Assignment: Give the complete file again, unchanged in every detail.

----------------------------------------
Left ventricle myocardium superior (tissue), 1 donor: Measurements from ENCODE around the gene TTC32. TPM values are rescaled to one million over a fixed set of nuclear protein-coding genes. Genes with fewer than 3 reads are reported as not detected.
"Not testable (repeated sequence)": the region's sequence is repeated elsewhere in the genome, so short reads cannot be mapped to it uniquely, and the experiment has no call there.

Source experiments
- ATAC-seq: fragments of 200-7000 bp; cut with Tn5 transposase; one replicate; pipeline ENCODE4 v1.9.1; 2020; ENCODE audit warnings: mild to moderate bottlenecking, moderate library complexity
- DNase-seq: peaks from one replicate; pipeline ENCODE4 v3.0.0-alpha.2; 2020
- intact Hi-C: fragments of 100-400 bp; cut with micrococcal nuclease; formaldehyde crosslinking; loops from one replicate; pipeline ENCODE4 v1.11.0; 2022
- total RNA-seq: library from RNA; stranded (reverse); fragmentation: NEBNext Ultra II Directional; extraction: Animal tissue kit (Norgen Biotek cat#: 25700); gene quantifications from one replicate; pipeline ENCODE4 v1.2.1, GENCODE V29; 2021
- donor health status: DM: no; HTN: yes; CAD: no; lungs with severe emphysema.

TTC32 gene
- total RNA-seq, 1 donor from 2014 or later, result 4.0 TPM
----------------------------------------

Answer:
Left ventricle myocardium superior (tissue), 1 donor: Measurements from ENCODE around the gene TTC32. TPM values are rescaled to one million over a fixed set of nuclear protein-coding genes. Genes with fewer than 3 reads are reported as not detected.
"Not testable (repeated sequence)": the region's sequence is repeated elsewhere in the genome, so short reads cannot be mapped to it uniquely, and the experiment has no call there.

Source experiments
- ATAC-seq: fragments of 200-7000 bp; cut with Tn5 transposase; one replicate; pipeline ENCODE4 v1.9.1; 2020; ENCODE audit warnings: mild to moderate bottlenecking, moderate library complexity
- DNase-seq: peaks from one replicate; pipeline ENCODE4 v3.0.0-alpha.2; 2020
- intact Hi-C: fragments of 100-400 bp; cut with micrococcal nuclease; formaldehyde crosslinking; loops from one replicate; pipeline ENCODE4 v1.11.0; 2022
- total RNA-seq: library from RNA; stranded (reverse); fragmentation: NEBNext Ultra II Directional; extraction: Animal tissue kit (Norgen Biotek cat#: 25700); gene quantifications from one replicate; pipeline ENCODE4 v1.2.1, GENCODE V29; 2021
- donor health status: DM: no; HTN: yes; CAD: no; lungs with severe emphysema.

TTC32 gene
- total RNA-seq, 1 donor from 2014 or later, result 4.0 TPM